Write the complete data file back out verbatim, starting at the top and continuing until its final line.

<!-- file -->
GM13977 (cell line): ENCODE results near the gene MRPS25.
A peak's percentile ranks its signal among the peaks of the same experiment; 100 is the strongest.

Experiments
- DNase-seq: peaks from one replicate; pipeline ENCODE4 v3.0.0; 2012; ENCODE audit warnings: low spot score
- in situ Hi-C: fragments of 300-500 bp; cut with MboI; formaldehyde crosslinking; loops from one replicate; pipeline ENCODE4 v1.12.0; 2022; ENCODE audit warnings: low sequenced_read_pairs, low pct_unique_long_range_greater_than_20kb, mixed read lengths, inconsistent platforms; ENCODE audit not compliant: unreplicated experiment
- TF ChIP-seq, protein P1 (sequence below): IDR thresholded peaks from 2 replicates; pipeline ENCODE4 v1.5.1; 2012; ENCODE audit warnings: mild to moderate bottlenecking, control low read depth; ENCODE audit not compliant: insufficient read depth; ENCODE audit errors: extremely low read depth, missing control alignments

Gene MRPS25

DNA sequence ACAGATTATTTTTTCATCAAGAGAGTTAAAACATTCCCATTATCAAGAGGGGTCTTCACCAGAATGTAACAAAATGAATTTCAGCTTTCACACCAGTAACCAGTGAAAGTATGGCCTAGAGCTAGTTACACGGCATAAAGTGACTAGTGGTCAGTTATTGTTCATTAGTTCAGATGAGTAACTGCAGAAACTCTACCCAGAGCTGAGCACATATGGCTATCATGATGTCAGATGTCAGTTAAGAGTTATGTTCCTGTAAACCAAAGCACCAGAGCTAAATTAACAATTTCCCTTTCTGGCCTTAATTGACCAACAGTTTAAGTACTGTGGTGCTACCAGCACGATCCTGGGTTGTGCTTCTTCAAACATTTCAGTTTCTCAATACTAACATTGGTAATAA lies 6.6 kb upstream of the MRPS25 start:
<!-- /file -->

GM13977 (cell line): ENCODE results near the gene MRPS25.
A peak's percentile ranks its signal among the peaks of the same experiment; 100 is the strongest.

Experiments
- DNase-seq: peaks from one replicate; pipeline ENCODE4 v3.0.0; 2012; ENCODE audit warnings: low spot score
- in situ Hi-C: fragments of 300-500 bp; cut with MboI; formaldehyde crosslinking; loops from one replicate; pipeline ENCODE4 v1.12.0; 2022; ENCODE audit warnings: low sequenced_read_pairs, low pct_unique_long_range_greater_than_20kb, mixed read lengths, inconsistent platforms; ENCODE audit not compliant: unreplicated experiment
- TF ChIP-seq, protein P1 (sequence below): IDR thresholded peaks from 2 replicates; pipeline ENCODE4 v1.5.1; 2012; ENCODE audit warnings: mild to moderate bottlenecking, control low read depth; ENCODE audit not compliant: insufficient read depth; ENCODE audit errors: extremely low read depth, missing control alignments

Gene MRPS25

DNA sequence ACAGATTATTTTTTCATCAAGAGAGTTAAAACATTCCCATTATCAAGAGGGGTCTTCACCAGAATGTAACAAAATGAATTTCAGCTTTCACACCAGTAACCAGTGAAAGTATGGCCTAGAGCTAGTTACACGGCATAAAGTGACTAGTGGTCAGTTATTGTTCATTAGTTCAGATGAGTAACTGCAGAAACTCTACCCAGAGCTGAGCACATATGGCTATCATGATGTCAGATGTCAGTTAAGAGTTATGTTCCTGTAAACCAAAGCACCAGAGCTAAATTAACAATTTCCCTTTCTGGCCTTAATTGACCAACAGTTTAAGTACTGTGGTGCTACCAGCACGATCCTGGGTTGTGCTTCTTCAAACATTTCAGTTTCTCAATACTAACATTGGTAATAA lies 6.6 kb upstream of the MRPS25 start: